An international group of researchers has announced the finding of a new state of matter in a material that seems to be an insulator, superconductor, metal and magnet all rolled into one, saying that it could lead to the improvement of more operative high-temperature superconductors. So, why is this so exciting? Well, if these characteristics are confirmed, this new state of matter will let researchers to better understand why some things have the potential to reach superconductivity at a relativity high critical temperature (Tc) - "high" as in −135 °C as contrasting to −243.2 °C. Since superconductivity permits a material to conduct electricity without resistance, which obviously means no heat, sound, or any other kind of energy release, attaining this would definitely revolutionize how we use and generate energy, but it’s only possible if we can achieve it at so-called high temperatures. As Michael Byrne describes at Motherboard, when we start to talk about states of matter, it’s not just only solids, liquids, gases, and perhaps plasmas that we have to think about. We also have to study the more incomprehensible states that don’t take place in nature, but are rather produced in the lab, for example Bose–Einstein condensate, degenerate matter, supersolids and superfluids, and quark-gluon plasma.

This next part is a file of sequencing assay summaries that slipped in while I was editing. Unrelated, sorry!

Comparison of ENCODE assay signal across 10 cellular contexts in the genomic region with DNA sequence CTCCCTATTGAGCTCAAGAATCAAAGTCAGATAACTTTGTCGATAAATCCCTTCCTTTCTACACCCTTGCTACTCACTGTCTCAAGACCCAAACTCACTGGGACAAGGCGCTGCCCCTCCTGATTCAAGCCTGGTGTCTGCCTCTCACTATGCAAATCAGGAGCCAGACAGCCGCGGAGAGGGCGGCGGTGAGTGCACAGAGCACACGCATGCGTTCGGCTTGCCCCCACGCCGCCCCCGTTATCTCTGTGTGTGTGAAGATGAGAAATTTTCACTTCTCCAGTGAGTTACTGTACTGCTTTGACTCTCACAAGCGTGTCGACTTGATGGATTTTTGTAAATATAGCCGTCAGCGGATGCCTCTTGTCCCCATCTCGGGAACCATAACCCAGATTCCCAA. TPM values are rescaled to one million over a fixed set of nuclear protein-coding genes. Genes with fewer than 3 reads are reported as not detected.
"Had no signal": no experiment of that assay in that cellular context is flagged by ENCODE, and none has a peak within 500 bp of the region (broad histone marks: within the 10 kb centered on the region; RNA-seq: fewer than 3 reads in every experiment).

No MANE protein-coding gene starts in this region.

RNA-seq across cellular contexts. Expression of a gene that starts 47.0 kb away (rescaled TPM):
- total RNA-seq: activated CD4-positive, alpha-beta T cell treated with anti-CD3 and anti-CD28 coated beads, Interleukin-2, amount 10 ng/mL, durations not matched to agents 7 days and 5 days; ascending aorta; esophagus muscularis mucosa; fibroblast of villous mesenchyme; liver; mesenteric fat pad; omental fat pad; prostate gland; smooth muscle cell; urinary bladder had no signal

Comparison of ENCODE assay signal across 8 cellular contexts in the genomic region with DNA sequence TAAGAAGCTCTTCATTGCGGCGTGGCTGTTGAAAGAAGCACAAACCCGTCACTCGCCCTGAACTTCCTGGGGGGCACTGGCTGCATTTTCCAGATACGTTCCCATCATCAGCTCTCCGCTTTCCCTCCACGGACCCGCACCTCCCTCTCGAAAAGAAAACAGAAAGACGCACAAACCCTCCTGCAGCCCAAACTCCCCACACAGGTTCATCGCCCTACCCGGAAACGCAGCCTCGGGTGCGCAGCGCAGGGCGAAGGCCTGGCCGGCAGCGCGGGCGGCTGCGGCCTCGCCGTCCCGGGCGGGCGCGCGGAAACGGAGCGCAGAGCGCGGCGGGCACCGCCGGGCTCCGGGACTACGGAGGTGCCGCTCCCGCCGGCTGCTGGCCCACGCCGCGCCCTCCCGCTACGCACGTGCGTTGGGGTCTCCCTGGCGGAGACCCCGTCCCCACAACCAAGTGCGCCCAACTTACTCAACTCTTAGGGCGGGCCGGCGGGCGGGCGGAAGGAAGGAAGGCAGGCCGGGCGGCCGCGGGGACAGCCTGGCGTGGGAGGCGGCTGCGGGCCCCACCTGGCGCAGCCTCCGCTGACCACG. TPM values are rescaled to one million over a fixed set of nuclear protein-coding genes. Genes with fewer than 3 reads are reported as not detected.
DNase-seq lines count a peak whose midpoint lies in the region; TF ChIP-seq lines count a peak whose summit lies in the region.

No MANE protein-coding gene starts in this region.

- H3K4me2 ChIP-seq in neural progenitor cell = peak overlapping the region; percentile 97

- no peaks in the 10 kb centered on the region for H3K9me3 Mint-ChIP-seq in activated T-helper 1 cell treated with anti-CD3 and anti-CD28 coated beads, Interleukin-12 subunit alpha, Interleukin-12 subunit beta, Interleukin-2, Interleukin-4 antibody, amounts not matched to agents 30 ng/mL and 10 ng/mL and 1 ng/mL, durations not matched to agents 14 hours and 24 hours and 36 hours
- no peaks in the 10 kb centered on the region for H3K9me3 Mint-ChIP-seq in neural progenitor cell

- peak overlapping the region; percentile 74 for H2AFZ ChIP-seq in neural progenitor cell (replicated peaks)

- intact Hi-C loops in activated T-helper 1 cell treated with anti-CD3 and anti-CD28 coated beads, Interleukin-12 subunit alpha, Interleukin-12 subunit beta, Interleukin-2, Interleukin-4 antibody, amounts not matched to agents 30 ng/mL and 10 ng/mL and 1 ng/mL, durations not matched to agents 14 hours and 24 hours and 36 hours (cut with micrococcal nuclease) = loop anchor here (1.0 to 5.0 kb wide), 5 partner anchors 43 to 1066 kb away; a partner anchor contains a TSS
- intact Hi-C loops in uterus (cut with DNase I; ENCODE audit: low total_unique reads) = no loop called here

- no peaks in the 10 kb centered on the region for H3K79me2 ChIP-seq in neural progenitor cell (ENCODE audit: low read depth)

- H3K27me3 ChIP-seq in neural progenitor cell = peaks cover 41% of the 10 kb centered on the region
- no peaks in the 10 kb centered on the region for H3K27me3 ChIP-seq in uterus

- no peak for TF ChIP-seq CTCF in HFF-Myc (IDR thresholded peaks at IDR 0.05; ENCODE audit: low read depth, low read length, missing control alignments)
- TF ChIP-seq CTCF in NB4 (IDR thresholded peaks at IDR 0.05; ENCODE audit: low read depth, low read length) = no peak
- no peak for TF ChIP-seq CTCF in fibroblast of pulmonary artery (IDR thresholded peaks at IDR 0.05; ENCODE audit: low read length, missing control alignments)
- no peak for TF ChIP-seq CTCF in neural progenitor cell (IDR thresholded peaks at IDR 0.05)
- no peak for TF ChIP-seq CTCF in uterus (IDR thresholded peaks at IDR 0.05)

|Image: High temperature superconductor levitating above a ring magnet. Credit: Julian Litzel/Wikimedia|
By adding rubidium into carbon-60 molecules - generally known as 'buckyballs' - a group of scientists led by chemist Kosmas Prassides from Tokohu University in Japan was able to alter the distance between them, which formed a new crystalline structure. When put through a series of tests, this structure showed a mixture of insulating, superconducting, metallic, and magnetic phases, containing a brand new one, which the scientists have named 'Jahn-Teller metals'. Termed after the Jahn-Teller effect, which is used in chemistry to describe how at low pressures, the geometric prearrangement of molecules and ions in an electronic state can become partial, this new state of matter lets researchers to alter an insulator - which can’t conduct electricity - into a conductor by only applying pressure.
There’s a lot of lab-work to be done before this finding will actually mean anything for applied energy production in the real world, but that’s science for you. And it’s got people thrilled already, as chemist Elisabeth Nicol from the University of Guelph told Hamish Johnston at PhysicsWorld: "Understanding the mechanisms at play and how they can be manipulated to change the Tc surely will inspire the development of new [superconducting] materials".